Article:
Sorry!! The article you are trying to read is not available now.
Thank you very much;
you're only a step away from
downloading your reports.

Three Downside Warning Signs


Doesn't the market always go up in December?

Much of the long-term sentiment data I watch isn't at an optimistic extreme yet, and really hasn't been for most of the past six months other than isolated weeks that were quickly corrected.

Heading into this week, though, there are a few warning signs popping up that make me think it's going to be skewed to the downside.

1. Reaction to the Nonfarm Payroll Report

Of the 10 times since 2000 that the S&P has gapped up +1% on NFP day, only one time did it close the next week in positive territory, and overall its average return was -2.1%. We also have negative seasonality for the coming week (negative seasonality? In December? Gasp!). From the fourth through tenth trading days of December, the S&P has managed a gain only 43% of the time since 1928

2. "Smart Money" Selling TechSpeculators continue to like the Nasdaq 100. Really, really like it.

The chart below shows commercial hedger positions in Nasdaq 100 futures, but by definition, large and small speculators are taking the other side of the trade. The bottom like is that "smart money" hedgers are net short to one of the most extreme degrees in the history of this data (going back to 2000).

The other three weeks highlighted on the chart are 12/01/04, 12/05/05 and 10/15/07.

3. "Dumb money" Buying Stocks

The latest weekly data from the options markets shows that the smallest of traders -- those trading 10 contracts or less at a time -- have remained quite bullish for the past two weeks.

This is the first time since the March low that we've seen two consecutive weeks with such an extreme ratio. The other four times the ratio below hit its upper red trading band, the S&P 500 was about to enter a short-term correction.

< Previous
  • 1
Next >
No positions in stocks mentioned.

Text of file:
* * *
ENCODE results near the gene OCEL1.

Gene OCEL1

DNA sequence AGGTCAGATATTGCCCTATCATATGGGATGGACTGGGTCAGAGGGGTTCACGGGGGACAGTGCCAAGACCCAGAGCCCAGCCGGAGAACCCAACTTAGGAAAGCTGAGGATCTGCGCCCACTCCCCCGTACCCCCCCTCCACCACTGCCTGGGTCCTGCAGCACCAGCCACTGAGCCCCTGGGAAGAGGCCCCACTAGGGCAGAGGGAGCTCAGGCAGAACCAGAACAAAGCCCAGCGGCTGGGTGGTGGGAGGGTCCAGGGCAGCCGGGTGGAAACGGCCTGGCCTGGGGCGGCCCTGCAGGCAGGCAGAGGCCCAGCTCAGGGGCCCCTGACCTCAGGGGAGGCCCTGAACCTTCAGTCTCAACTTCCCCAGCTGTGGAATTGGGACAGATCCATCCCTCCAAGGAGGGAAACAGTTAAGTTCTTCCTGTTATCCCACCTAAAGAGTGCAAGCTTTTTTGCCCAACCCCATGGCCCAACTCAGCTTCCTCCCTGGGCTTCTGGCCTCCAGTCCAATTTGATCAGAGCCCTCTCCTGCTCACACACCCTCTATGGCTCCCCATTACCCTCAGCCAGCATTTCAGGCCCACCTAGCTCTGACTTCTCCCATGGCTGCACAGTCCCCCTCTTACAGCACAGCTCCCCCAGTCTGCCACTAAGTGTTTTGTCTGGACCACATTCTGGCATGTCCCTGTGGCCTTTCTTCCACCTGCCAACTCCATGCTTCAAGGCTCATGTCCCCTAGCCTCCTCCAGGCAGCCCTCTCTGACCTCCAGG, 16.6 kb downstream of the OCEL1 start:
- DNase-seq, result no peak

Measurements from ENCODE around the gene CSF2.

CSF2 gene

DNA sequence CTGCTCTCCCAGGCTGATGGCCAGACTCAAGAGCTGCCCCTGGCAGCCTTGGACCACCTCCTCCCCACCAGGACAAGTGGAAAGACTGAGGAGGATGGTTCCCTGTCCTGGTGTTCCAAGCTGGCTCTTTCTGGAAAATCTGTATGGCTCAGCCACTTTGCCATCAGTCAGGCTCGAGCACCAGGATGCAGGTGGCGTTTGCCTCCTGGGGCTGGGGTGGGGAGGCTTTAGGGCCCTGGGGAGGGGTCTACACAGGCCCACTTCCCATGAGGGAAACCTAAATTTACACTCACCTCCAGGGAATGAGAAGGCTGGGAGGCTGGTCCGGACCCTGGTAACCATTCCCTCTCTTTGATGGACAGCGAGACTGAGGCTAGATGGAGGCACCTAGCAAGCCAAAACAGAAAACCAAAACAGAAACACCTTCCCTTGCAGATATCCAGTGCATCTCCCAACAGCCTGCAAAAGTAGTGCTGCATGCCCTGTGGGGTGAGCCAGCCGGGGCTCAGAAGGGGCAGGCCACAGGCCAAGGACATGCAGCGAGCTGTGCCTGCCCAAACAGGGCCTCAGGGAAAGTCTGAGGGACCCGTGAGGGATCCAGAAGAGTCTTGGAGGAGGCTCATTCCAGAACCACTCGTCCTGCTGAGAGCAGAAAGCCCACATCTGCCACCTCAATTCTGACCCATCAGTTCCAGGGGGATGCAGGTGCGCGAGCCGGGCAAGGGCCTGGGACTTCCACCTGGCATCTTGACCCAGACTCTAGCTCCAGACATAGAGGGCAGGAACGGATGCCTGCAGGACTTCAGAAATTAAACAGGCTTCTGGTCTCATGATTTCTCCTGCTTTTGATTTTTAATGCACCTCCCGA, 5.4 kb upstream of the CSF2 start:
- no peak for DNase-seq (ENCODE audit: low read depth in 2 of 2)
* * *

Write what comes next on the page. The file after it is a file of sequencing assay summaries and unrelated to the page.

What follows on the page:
The information on this website solely reflects the analysis of or opinion about the performance of securities and financial markets by the writers whose articles appear on the site. The views expressed by the writers are not necessarily the views of Minyanville Media, Inc. or members of its management. Nothing contained on the website is intended to constitute a recommendation or advice addressed to an individual investor or category of investors to purchase, sell or hold any security, or to take any action with respect to the prospective movement of the securities markets or to solicit the purchase or sale of any security. Any investment decisions must be made by the reader either individually or in consultation with his or her investment professional. Minyanville writers and staff may trade or hold positions in securities that are discussed in articles appearing on the website. Writers of articles are required to disclose whether they have a position in any stock or fund discussed in an article, but are not permitted to disclose the size or direction of the position. Nothing on this website is intended to solicit business of any kind for a writer's business or fund. Minyanville management and staff as well as contributing writers will not respond to emails or other communications requesting investment advice.

Copyright 2011 Minyanville Media, Inc. All Rights Reserved.

Featured Videos